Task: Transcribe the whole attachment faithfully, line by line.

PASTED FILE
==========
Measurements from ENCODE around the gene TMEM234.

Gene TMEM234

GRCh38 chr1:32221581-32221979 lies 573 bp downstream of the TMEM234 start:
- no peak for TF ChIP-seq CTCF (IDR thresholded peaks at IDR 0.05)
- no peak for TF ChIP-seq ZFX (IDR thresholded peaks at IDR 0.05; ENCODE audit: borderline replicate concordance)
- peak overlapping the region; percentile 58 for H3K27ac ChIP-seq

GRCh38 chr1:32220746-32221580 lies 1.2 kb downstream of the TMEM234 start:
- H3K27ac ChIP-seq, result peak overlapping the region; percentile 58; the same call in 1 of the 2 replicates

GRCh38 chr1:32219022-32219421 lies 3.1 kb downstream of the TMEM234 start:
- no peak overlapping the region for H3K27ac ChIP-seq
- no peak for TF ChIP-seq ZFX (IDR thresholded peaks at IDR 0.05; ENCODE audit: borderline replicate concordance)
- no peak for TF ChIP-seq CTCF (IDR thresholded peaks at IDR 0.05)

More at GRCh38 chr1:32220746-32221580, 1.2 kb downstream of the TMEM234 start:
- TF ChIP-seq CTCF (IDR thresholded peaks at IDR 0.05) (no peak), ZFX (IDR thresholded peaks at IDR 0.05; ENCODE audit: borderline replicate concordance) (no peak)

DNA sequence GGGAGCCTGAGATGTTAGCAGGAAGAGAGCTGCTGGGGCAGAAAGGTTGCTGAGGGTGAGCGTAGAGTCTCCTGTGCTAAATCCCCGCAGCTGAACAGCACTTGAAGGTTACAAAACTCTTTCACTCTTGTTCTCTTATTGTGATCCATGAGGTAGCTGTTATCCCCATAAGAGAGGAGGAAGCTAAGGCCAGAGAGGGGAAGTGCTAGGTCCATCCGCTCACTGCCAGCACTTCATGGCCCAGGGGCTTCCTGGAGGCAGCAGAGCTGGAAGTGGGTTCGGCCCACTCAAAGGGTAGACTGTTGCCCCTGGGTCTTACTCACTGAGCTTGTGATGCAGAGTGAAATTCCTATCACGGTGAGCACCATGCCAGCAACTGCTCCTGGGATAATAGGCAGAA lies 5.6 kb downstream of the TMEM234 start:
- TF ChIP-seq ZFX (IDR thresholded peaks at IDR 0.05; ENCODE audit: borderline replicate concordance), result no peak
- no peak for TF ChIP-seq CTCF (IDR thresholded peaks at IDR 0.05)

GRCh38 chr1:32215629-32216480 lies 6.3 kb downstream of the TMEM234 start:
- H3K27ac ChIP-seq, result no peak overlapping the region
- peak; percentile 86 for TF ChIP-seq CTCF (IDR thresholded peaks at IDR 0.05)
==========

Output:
Measurements from ENCODE around the gene TMEM234.

Gene TMEM234

GRCh38 chr1:32221581-32221979 lies 573 bp downstream of the TMEM234 start:
- no peak for TF ChIP-seq CTCF (IDR thresholded peaks at IDR 0.05)
- no peak for TF ChIP-seq ZFX (IDR thresholded peaks at IDR 0.05; ENCODE audit: borderline replicate concordance)
- peak overlapping the region; percentile 58 for H3K27ac ChIP-seq

GRCh38 chr1:32220746-32221580 lies 1.2 kb downstream of the TMEM234 start:
- H3K27ac ChIP-seq, result peak overlapping the region; percentile 58; the same call in 1 of the 2 replicates

GRCh38 chr1:32219022-32219421 lies 3.1 kb downstream of the TMEM234 start:
- no peak overlapping the region for H3K27ac ChIP-seq
- no peak for TF ChIP-seq ZFX (IDR thresholded peaks at IDR 0.05; ENCODE audit: borderline replicate concordance)
- no peak for TF ChIP-seq CTCF (IDR thresholded peaks at IDR 0.05)

More at GRCh38 chr1:32220746-32221580, 1.2 kb downstream of the TMEM234 start:
- TF ChIP-seq CTCF (IDR thresholded peaks at IDR 0.05) (no peak), ZFX (IDR thresholded peaks at IDR 0.05; ENCODE audit: borderline replicate concordance) (no peak)

DNA sequence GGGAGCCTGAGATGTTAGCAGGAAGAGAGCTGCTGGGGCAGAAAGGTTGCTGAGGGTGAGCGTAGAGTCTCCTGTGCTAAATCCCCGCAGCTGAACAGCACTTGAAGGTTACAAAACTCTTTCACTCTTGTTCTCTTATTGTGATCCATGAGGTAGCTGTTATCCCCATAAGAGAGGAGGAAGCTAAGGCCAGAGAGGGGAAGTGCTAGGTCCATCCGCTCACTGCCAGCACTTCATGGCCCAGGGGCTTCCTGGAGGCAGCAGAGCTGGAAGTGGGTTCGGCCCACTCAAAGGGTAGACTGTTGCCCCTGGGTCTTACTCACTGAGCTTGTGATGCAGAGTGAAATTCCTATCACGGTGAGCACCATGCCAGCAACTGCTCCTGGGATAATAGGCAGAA lies 5.6 kb downstream of the TMEM234 start:
- TF ChIP-seq ZFX (IDR thresholded peaks at IDR 0.05; ENCODE audit: borderline replicate concordance), result no peak
- no peak for TF ChIP-seq CTCF (IDR thresholded peaks at IDR 0.05)

GRCh38 chr1:32215629-32216480 lies 6.3 kb downstream of the TMEM234 start:
- H3K27ac ChIP-seq, result no peak overlapping the region
- peak; percentile 86 for TF ChIP-seq CTCF (IDR thresholded peaks at IDR 0.05)